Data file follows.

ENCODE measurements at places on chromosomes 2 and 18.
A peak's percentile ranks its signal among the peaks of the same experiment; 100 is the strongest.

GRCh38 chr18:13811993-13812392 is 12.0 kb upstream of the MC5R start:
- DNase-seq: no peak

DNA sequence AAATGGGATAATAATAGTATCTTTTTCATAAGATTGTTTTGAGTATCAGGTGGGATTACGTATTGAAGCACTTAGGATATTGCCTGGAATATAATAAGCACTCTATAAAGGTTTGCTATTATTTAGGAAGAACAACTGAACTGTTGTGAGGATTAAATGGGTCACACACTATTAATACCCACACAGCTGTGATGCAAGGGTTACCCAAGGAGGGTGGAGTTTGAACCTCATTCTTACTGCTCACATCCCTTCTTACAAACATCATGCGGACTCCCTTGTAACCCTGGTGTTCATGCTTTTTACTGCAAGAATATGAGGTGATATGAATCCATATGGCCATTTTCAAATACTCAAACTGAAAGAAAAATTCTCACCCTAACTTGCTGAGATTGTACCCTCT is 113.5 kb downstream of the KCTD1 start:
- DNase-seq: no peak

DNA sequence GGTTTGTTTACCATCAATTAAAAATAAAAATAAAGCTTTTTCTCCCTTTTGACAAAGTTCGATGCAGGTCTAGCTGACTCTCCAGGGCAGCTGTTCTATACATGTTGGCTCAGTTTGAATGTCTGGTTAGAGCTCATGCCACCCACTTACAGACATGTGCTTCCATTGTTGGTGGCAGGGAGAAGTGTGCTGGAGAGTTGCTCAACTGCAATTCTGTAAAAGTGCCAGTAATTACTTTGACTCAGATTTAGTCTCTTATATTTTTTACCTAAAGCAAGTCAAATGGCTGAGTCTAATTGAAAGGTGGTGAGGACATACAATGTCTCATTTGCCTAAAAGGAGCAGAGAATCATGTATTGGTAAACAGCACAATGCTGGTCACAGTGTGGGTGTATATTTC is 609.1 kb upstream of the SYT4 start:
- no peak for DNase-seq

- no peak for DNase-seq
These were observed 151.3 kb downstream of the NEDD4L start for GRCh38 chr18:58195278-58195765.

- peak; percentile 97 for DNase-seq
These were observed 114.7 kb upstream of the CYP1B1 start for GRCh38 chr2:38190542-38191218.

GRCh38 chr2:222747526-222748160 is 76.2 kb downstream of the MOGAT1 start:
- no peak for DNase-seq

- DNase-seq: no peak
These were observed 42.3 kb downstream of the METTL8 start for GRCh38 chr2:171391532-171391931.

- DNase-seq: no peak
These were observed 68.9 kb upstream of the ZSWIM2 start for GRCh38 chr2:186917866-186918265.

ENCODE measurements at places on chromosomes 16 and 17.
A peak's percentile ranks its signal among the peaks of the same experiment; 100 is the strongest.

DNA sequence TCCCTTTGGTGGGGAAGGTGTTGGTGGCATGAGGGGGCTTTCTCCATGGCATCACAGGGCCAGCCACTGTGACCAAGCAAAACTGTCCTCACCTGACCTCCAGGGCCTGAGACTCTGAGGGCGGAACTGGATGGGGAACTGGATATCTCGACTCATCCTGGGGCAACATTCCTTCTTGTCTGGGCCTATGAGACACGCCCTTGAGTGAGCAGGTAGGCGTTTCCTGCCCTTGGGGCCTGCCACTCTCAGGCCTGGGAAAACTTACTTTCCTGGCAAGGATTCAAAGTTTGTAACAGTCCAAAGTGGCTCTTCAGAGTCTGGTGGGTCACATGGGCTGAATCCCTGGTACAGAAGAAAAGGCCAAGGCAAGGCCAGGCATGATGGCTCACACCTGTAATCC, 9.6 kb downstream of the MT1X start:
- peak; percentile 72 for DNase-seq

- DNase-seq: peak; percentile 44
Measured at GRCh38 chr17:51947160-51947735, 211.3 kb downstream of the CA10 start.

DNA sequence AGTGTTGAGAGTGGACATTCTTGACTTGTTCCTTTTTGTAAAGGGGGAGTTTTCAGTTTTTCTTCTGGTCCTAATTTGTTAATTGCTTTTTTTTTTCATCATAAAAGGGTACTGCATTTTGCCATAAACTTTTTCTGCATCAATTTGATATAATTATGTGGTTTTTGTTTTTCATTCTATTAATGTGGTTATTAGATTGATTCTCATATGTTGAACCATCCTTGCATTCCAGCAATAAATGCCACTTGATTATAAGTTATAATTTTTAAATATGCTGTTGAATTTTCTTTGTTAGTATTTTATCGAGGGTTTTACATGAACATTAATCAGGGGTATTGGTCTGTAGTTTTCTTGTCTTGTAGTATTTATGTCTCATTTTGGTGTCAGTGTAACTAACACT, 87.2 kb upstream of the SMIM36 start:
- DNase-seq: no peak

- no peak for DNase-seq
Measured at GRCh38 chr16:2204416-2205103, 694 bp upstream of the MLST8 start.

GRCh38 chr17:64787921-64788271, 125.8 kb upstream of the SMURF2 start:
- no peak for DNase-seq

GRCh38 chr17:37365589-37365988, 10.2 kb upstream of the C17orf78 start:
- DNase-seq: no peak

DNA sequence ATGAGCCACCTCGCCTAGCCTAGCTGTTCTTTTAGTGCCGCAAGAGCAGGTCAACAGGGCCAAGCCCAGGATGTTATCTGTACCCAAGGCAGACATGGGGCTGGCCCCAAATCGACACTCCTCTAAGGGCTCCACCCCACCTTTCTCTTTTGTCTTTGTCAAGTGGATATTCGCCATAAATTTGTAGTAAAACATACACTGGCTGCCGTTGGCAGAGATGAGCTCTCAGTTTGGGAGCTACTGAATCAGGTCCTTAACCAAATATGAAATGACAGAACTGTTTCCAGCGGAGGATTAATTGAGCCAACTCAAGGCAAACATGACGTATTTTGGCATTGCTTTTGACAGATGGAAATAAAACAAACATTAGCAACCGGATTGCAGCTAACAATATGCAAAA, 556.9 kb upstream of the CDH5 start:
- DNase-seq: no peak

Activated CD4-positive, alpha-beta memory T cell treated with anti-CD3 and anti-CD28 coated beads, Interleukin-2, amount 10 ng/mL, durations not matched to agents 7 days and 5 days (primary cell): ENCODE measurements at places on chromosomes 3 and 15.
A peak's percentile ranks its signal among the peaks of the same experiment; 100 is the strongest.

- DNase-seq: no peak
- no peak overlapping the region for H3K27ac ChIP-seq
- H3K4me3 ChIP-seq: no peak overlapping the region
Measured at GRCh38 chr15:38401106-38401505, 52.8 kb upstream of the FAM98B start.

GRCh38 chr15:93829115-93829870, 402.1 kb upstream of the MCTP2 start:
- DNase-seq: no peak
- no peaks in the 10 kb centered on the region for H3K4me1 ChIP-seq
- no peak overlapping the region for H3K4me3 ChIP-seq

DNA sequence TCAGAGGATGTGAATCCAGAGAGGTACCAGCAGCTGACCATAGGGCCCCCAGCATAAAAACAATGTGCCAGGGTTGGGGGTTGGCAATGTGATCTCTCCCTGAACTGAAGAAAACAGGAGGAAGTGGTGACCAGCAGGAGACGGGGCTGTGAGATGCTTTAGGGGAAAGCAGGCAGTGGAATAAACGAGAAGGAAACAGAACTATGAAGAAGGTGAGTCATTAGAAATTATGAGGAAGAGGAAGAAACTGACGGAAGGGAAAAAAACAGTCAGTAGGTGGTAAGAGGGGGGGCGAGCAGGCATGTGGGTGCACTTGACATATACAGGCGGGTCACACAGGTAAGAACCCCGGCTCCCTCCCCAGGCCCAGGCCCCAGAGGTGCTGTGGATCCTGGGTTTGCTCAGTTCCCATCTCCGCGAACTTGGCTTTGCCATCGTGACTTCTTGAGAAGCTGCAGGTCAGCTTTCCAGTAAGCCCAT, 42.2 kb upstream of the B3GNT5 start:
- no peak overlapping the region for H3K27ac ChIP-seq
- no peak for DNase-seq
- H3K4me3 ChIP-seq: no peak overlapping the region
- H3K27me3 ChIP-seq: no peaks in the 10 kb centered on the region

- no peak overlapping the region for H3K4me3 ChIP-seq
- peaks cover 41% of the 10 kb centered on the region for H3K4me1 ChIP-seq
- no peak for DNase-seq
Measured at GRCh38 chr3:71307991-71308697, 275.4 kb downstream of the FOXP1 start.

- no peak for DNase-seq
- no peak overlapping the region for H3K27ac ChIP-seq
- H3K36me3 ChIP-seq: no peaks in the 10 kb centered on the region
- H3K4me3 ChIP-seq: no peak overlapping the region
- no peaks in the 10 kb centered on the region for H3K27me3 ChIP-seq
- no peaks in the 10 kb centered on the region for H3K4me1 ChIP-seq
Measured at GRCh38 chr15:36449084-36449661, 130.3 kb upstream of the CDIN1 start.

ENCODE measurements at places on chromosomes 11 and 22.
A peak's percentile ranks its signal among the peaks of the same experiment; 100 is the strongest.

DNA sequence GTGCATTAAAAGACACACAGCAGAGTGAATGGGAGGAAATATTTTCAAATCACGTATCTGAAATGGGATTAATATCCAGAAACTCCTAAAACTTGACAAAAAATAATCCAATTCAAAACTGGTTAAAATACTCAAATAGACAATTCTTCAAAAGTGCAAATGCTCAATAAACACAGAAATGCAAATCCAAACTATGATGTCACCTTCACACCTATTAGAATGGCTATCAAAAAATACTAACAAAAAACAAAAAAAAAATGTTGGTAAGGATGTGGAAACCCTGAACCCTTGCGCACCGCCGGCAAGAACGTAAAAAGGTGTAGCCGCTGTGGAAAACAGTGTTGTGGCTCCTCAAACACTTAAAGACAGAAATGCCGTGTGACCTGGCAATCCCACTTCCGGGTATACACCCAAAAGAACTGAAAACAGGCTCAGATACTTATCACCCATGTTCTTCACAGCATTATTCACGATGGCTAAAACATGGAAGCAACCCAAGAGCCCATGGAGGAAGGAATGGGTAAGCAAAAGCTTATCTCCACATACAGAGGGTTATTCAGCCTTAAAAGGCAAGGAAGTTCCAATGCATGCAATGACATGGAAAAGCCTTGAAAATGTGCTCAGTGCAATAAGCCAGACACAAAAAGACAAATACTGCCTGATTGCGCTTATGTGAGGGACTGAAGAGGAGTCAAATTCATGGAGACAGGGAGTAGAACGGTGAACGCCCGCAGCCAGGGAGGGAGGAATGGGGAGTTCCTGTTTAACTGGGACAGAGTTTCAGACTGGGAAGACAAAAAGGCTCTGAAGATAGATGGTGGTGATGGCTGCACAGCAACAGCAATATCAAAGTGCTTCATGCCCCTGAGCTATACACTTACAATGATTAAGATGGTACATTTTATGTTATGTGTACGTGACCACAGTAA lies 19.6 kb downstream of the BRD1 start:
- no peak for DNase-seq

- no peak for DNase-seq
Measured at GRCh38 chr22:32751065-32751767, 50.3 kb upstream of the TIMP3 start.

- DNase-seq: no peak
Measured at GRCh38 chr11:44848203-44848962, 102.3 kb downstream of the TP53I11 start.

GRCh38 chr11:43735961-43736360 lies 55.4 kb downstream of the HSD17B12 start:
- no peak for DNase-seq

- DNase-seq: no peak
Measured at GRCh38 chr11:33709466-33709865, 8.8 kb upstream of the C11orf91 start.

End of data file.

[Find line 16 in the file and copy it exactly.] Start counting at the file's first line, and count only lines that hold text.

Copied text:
These were observed 42.3 kb downstream of the METTL8 start for GRCh38 chr2:171391532-171391931.